"The book opens with a brief account of Bonaparte's early years, his military education and formative experiences, and his meteoric rise to the rank of general in the army of the Directory. Introducing the elements of Napoleonic "grand tactics" as they developed in his Italian, Egyptian, and Syrian campaigns, Mr. Chandler shows how these principles were clearly conceived as early as the Battle of Castiglione, when Napoleon was only twenty -six. Several campaigns later, he was Emperor of France, busily constructing the Grande Armée."
A Military History and Atlas of the Napoleonic Wars by Brigadier General Esposito and Colonel Elting, although in some ways a more descriptive work on Napoleon's military campaigns, merely assists in filling in any gaps which Dr. Chandler may have missed. It is NOT better, just different. Neither book, regardless of its size is a true definitive work on the campaigns. Smaller works, containing only one campaign, although providing greater individual campaign insight do not possess the broad balance and military contrast needed to gain any true awareness of the military achievements of Napoleon.
The book is an excellent reference tool and should be on the bookshelf of any Napoleonic historian. However I also, like Kevin F. Kiley, noted the questionable references used including: "Jomini's work, Liddell Hart's dubious tomes, Marmont's and MacDonald's memoirs, and the dubious memoirs of Bourrienne, which are mendacious and quite worthless, as well as Thiebault's inaccurate ghost written memoirs"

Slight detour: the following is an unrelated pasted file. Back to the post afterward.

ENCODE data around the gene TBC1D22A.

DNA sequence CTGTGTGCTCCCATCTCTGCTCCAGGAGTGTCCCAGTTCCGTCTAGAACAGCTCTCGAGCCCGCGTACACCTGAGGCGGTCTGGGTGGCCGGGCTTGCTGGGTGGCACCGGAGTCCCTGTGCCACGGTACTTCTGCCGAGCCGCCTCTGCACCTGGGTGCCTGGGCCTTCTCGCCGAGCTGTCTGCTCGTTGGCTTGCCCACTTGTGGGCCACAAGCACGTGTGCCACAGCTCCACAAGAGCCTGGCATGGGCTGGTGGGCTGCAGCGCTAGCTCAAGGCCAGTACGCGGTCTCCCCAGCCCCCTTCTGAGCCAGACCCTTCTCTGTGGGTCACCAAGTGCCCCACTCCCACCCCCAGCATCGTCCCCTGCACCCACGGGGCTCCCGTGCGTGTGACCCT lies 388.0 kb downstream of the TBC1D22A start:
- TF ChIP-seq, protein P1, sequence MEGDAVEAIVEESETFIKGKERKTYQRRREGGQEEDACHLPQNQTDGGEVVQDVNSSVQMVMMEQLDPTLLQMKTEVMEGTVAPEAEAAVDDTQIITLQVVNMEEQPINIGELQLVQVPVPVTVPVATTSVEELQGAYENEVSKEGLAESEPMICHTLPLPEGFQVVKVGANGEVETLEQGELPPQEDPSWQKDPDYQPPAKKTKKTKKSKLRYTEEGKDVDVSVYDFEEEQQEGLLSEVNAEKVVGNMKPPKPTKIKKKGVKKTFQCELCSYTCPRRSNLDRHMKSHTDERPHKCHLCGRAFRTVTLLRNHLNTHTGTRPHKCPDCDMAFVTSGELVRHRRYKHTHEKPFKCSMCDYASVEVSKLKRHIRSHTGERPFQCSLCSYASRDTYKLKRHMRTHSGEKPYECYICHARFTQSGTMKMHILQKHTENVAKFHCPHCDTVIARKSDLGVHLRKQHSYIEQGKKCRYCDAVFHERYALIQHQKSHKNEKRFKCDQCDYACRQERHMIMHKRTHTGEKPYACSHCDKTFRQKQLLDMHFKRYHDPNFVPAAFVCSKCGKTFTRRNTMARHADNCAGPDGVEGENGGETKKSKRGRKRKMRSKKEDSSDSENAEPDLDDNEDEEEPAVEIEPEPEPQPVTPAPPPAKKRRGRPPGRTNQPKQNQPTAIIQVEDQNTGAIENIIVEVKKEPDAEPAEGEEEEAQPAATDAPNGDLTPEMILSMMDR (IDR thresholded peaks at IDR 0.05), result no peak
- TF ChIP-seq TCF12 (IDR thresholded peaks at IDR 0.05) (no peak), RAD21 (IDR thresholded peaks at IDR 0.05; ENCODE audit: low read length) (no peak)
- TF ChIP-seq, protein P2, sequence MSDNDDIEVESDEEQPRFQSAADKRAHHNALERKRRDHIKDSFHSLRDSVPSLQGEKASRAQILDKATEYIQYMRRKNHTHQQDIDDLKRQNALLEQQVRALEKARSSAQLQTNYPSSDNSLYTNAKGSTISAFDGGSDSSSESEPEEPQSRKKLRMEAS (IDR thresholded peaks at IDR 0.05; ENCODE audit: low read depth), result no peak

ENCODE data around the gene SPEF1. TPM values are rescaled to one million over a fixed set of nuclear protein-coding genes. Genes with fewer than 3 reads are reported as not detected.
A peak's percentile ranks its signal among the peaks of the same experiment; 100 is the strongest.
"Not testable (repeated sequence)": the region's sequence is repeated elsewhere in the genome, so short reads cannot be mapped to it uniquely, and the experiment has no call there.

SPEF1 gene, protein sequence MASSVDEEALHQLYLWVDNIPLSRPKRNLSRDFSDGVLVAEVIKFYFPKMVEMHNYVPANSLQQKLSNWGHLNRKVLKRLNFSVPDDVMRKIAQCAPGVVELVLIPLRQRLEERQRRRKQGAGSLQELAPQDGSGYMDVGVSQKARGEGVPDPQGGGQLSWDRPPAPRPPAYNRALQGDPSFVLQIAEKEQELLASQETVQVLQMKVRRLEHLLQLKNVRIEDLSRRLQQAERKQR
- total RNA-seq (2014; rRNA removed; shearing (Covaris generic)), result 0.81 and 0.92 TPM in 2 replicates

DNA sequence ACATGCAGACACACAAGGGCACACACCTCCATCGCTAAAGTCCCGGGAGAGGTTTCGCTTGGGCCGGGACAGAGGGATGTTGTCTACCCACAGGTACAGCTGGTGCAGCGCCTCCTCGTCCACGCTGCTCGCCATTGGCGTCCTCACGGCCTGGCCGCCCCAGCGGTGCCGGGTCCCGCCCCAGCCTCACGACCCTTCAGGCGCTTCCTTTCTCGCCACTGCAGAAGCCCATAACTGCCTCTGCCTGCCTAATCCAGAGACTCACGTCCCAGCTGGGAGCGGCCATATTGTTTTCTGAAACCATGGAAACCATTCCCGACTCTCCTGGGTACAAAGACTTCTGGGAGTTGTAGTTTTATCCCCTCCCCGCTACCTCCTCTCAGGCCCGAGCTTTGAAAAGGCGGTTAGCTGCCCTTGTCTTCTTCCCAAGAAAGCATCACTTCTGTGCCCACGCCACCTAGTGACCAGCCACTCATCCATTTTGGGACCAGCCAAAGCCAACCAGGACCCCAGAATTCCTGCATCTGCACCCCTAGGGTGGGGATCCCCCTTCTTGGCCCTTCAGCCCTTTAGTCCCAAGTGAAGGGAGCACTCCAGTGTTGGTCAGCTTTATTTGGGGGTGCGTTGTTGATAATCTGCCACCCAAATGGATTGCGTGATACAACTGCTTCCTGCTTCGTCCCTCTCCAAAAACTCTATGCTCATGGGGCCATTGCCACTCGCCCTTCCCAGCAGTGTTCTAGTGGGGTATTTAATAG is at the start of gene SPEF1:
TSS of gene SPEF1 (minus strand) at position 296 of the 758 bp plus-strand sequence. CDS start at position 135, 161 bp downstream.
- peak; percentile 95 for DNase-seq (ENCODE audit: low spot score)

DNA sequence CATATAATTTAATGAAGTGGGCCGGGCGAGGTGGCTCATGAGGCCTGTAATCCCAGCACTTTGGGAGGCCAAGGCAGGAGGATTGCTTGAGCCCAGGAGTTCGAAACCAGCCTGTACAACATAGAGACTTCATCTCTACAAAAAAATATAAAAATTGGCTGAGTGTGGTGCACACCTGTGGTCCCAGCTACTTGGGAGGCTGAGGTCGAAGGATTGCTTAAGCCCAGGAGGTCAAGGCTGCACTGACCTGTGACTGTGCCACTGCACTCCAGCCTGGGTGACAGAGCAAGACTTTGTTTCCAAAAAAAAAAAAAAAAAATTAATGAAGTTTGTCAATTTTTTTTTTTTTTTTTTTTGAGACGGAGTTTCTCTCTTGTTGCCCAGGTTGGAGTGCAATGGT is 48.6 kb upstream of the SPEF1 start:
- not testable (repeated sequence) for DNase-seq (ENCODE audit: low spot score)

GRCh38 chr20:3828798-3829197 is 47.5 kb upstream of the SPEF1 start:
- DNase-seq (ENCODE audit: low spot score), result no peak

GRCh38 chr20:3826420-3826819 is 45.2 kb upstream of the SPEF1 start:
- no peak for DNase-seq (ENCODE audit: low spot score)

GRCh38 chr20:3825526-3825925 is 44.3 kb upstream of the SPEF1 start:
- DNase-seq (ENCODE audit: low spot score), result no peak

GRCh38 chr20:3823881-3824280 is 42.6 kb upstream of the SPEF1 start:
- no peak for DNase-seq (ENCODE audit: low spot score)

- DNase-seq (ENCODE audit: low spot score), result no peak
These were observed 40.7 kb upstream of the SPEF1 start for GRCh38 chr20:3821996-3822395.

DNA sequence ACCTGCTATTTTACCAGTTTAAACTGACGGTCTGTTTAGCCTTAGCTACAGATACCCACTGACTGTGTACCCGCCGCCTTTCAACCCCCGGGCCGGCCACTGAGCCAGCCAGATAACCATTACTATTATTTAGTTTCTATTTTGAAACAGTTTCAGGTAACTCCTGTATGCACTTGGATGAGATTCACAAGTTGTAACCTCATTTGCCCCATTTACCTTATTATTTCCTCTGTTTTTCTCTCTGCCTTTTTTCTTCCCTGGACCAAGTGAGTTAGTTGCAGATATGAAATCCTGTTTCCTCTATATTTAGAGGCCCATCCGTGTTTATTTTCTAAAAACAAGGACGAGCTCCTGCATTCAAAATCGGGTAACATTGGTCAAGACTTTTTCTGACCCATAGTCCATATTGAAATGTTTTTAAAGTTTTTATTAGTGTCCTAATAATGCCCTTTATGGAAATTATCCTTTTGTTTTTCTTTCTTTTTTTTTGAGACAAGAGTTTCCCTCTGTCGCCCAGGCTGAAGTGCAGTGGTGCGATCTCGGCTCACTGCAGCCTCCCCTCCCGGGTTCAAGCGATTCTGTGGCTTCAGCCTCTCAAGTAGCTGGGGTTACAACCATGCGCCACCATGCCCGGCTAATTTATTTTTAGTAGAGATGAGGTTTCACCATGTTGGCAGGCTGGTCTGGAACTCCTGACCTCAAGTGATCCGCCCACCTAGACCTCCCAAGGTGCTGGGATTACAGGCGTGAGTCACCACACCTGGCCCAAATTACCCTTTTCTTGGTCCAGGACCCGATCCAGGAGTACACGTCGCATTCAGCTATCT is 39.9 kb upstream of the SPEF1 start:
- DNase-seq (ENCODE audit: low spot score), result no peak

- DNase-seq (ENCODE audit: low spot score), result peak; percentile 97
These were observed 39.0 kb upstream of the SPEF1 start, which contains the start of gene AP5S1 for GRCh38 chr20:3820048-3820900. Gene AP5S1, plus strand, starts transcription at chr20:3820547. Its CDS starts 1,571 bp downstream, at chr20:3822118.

I fear, however, to give this books a bad review shows ignorance of the topic, a poor reading of the text or a total lack of interest in Napoleon. As Gerald Tamura stated in his review, "Most who do will not need to buy another book that covers Napoleon's entire military career. They can spend their hard earned money buying books on Napoleon's individual campaigns, battles, personalities and naval warfare."
Dr. Carl Edwin Lindgren, DEd
Prof of Military History
Member of the Royal Historical Society & Fellow of the International Napoleonic Society
There is Nothing Better
Chandler's work is outstanding in everyway: readability, clarity of presentation, depth of understanding, and the ability to cogently offer it all up to the reader. This book is not for beginners, certainly, for it assumes a basic level of understanding of the Napoleonic era, geography, army organizations, and so forth. However, if you want to reading the single definitive study of Napoleon and his military achievements, this is the volume to own.
... Read more